Friday, August 19, 2016

Vancouver Rock Climbing

The new guidebook...
Squamish is rightfully known as a world-class rock climbing destination, and climbers flock to the area throughout the summer months, but what many visitors fail to realize is there's plenty of interesting climbing just down the road in Vancouver, the coastal city passed through on route to their holiday destination. In fact, Vancouver has a long tradition of rock climbing and mountaineering, starting with the formation of the British Columbia Mountaineering Club (BCMC) in 1907. This was many decades before a coastal highway was built to Squamish, so enthusiasts living in the city naturally turned their attention to Vancouver's North Shore Mountains. In the century since, an interesting story of mountain exploration and climbing development has been written into this range and our newest guidebook, Vancouver Rock Climbing by Quickdraw Publications, now provides climbers with an excellent resource for exploring the "Shore's" varied terrain. Read on...

Climbing at Copper Cove. Photo by Rich Wheater.

Vancouver in evening light. Photo by Rich Wheater.

Climbing on Bowen Island. Photo Rich Wheater.

Bouldering at Sandy Cove. Photo by Rich Wheater.

The Climbing - Much like Squamish, the stone on Vancouver's North Shore is primarily granite and the climbs share similar characteristics, albeit on a smaller scale. Rounded boulders scattered through lush forests provide interesting sloper problems and traverses, and small, steep crags offer up lots of challenging face climbs with the odd, quality crack. Once above the city's thick forests, the weathered granite features a variety of fine alpine rock climbing objectives, with views of the city and ocean that are impossible to beat. The guidebook documents over 600 boulder problems, 300 rock climbs and a handful of alpine routes, enough to keep any visiting climber busy for some time.

Vancouver's North Shore Mountains. Photo by Rich Wheater.

Sport climbing at Tunnel Point. Photo by Rich Wheater.

Bouldering at Cypress Falls. Photo by Rich Wheater.

Bouldering on the Hollyburn Erratic. Photo by Rich Wheater.

When to Go - Vancouver's climate and elevation is almost identical to that of Squamish, so climbing is possible year round. However, the best (driest) season is usually from July through to September when the summer high pressure settles onto the Coast and thoroughly dries the stone. Winters in Vancouver are typically very wet, but long periods of cold, dry weather do occur and provide fantastic conditions on the boulders and open crags. A winter cragging session down by the sea at Lighthouse Park is an annual tradition you don't want to miss.

Sport climbing at Cypress Falls. Photo by Rich Wheater.

Indigenous carving. Photo by Rich Wheater.

Storm clouds over downtown Vancouver. Photo by Rich Wheater.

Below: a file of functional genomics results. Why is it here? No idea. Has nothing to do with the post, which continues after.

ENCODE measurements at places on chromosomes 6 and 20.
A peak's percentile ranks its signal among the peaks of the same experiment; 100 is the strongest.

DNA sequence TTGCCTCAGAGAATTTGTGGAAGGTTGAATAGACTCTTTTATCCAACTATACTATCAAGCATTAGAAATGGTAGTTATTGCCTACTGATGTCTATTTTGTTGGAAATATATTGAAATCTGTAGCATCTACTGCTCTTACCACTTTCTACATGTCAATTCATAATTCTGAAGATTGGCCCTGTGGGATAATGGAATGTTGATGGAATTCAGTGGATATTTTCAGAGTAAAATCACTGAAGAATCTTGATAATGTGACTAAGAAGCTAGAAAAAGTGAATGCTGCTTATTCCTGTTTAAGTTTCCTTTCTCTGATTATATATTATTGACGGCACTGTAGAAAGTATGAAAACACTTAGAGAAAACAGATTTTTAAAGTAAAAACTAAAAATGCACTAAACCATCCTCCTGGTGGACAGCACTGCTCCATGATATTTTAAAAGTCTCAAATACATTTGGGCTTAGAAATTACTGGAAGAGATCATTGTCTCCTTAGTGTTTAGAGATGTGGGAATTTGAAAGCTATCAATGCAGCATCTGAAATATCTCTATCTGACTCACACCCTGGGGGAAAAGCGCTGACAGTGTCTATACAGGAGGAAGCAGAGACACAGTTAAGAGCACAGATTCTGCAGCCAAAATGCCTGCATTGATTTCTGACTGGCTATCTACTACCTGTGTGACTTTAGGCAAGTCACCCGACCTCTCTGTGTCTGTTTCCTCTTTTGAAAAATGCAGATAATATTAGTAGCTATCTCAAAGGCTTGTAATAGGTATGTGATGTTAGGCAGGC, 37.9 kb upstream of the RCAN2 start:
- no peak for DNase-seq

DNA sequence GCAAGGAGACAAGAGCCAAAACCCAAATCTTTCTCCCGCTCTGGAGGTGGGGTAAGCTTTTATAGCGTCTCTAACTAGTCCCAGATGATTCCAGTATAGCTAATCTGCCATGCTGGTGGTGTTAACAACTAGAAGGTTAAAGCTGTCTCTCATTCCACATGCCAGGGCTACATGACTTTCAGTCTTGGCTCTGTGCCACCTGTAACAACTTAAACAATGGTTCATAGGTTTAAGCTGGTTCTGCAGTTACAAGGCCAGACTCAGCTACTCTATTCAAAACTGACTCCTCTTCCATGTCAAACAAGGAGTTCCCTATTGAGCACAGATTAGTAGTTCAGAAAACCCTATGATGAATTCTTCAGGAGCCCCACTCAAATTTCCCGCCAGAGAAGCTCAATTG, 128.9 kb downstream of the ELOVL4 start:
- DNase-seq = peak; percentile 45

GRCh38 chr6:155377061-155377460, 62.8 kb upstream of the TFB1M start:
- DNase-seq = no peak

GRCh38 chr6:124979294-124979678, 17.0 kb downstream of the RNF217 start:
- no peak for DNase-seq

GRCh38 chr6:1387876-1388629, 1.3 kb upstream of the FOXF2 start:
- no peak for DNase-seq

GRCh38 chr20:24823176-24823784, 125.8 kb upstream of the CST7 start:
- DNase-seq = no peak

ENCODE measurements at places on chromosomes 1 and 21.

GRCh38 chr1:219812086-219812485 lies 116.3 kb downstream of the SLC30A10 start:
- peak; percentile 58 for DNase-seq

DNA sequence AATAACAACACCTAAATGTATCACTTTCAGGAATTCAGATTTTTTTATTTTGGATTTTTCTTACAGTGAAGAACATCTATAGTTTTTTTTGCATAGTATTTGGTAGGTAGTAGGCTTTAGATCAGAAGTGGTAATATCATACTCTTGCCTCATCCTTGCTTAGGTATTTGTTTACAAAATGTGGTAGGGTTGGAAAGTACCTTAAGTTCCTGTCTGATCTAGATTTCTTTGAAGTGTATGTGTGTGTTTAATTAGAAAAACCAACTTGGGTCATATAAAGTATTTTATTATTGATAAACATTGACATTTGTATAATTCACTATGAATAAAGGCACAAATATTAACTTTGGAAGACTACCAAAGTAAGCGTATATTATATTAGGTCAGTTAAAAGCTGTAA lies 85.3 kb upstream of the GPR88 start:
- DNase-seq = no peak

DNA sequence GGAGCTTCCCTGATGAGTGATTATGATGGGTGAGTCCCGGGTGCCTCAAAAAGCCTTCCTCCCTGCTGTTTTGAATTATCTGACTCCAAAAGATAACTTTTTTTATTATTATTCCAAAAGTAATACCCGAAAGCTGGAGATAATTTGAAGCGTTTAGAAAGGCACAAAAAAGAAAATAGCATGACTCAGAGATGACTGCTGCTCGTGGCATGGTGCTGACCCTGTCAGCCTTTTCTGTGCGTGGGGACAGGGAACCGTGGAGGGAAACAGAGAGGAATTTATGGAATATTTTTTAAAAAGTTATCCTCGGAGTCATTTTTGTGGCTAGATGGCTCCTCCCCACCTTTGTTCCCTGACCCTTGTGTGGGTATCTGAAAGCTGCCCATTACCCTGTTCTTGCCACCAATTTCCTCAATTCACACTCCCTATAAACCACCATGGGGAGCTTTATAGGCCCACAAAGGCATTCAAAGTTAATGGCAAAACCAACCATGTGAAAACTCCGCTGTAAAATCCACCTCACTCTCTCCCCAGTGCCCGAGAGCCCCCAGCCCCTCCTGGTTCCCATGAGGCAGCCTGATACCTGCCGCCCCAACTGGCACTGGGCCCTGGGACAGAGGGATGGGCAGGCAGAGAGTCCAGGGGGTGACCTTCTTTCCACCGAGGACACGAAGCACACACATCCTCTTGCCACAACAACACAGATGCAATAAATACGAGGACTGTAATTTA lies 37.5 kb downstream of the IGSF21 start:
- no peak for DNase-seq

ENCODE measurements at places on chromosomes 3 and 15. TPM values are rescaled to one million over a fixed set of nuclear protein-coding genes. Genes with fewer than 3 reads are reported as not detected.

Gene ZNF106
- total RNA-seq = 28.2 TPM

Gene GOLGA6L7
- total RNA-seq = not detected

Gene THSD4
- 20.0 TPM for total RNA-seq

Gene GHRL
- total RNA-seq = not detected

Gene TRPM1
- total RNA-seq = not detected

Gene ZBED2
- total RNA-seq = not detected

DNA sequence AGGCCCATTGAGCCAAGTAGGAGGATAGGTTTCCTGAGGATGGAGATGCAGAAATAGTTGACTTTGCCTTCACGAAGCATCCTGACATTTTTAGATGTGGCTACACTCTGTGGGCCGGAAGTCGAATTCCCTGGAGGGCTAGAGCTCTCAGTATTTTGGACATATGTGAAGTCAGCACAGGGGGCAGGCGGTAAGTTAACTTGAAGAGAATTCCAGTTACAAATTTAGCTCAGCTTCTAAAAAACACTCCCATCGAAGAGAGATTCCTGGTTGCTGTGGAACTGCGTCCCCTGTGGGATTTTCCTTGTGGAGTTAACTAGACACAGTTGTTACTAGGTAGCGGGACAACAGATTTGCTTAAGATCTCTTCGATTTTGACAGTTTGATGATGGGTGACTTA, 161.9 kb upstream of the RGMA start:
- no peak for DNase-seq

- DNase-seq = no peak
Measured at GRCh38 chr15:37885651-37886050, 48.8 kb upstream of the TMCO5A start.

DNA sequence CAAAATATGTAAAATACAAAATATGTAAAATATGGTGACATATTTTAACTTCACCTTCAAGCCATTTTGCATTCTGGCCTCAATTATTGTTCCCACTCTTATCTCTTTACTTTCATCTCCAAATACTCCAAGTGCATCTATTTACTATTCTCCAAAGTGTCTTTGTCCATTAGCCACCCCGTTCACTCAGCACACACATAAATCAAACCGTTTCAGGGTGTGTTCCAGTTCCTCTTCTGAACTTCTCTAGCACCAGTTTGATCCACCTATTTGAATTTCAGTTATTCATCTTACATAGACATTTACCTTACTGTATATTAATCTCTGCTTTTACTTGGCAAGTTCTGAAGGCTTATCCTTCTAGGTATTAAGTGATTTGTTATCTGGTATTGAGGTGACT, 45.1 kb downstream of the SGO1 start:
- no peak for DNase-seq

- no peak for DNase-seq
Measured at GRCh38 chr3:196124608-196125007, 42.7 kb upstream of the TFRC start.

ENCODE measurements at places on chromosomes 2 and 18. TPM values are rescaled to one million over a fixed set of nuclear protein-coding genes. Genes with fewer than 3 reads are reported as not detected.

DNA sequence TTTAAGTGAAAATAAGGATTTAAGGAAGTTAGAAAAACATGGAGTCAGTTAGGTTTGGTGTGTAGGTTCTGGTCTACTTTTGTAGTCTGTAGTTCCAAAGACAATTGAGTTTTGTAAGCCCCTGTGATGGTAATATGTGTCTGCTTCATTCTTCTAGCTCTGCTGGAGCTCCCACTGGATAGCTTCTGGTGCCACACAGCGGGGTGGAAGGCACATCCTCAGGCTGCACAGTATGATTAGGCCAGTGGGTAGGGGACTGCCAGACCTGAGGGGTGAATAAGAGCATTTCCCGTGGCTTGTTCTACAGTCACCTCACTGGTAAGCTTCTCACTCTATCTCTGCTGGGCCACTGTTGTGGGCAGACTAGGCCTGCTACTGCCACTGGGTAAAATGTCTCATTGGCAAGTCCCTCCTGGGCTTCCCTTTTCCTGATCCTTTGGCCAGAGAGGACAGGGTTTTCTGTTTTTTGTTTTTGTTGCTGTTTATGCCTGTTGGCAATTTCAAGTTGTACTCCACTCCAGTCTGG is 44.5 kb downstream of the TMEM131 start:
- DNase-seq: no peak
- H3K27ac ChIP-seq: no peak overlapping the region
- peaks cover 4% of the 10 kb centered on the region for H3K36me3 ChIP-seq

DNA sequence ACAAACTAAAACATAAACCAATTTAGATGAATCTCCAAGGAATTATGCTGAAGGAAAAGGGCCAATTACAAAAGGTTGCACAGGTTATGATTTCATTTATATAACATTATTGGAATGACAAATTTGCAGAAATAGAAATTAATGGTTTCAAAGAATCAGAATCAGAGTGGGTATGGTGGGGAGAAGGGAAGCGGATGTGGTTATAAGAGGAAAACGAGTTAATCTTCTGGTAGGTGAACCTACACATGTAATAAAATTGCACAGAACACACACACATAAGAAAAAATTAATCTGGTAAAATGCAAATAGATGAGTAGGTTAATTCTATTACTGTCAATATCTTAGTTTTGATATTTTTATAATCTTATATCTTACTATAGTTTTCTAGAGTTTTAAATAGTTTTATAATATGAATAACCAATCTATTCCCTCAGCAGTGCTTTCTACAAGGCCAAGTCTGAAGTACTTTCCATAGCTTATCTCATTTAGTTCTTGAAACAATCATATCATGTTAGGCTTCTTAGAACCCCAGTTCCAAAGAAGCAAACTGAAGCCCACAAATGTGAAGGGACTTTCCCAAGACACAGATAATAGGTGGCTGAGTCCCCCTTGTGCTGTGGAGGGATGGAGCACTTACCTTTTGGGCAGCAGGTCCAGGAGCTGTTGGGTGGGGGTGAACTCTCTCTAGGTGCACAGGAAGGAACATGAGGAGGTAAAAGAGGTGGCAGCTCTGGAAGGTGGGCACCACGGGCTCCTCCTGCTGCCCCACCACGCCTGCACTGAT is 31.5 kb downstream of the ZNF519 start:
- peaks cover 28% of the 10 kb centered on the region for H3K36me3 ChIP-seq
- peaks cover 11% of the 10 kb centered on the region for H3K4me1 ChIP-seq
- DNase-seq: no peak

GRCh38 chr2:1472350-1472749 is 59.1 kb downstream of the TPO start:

What to Bring - If you plan to boulder you'll find landings that are typically quite friendly, so a single crash pad will suffice for a good session at most of the zones. A 60-metre rope and a dozen draws will be adequate for most of the sport climbs in the book, and a small rack of cams and nuts will get you up the majority of single-pitch cracks and mixed climbs. The alpine routes are a little on the "adventurous" side. If you're keen to have a go, you'll need the usual assortment of trad gear and retreat tools. The guidebook lays it all out...

Bouldering at Godman Creek. Photo by Rich Wheater.

Inukshuk in West Vancouver. Photo by Rich Wheater.

Deep water soloing at Whytecliffe Park. Photo by Rich Wheater.

Where to Stay - Vancouver is a major metropolis with all sorts of accommodation, but cheap camping is decidedly lacking. If that's your thing, you'd be best to stay in Squamish at one of the local, climber-friendly campgrounds and commute to the city for a day on the rocks. It's an easy and very scenic 45-minute drive from the campground at the base of the Squamish Chief.

Local flavour. Photo by Rich Wheater.

Bouldering in Lynn Valley. Photo by Rich Wheater.

Siwash Rock at sunset in Stanley Park. Photo by Rich Wheater.

Other Activities - Vancouver has a gorgeous location that's spread out between the gleaming waters of the Pacific Ocean and the snow-capped peaks of the Coast Mountains. Many think it's one of the most beautiful cities in the world, and it certainly contains a robust population of outdoor enthusiasts. In winter, three ski areas provide lots of opportunities to get onto the snow, and throughout the year city dwellers enjoy great mountain biking, hiking and trail running, all a stone's throw from downtown. A variety of climbing gyms keep climber's fit throughout the winter, and thousands of interesting restaurants make food exploration a popular local pastime. Even if you don't climb in Vancouver, it's worth visiting the city if you've not been to British Columbia before...

Crack climbing at Cypress Falls Park. Photo by Rich Wheater.

Sport climbing at Furry Creek. Photo by Rich Wheater.

While it may not be an international rock destination, Vancouver has a unique climbing culture and set of natural resources that provides a great diversion for any climber spending time in the city. The guidebook, Vancouver Rock Climbing, contains everything you need to know to plan a short yet intriguing visit, and will be a valuable resource for any climber traveling to the city or passing through on route to the crags of Squamish. Visit to purchase or to hit us up for more information!

Marc Bourdon - Quickdraw Publications, Squamish BC

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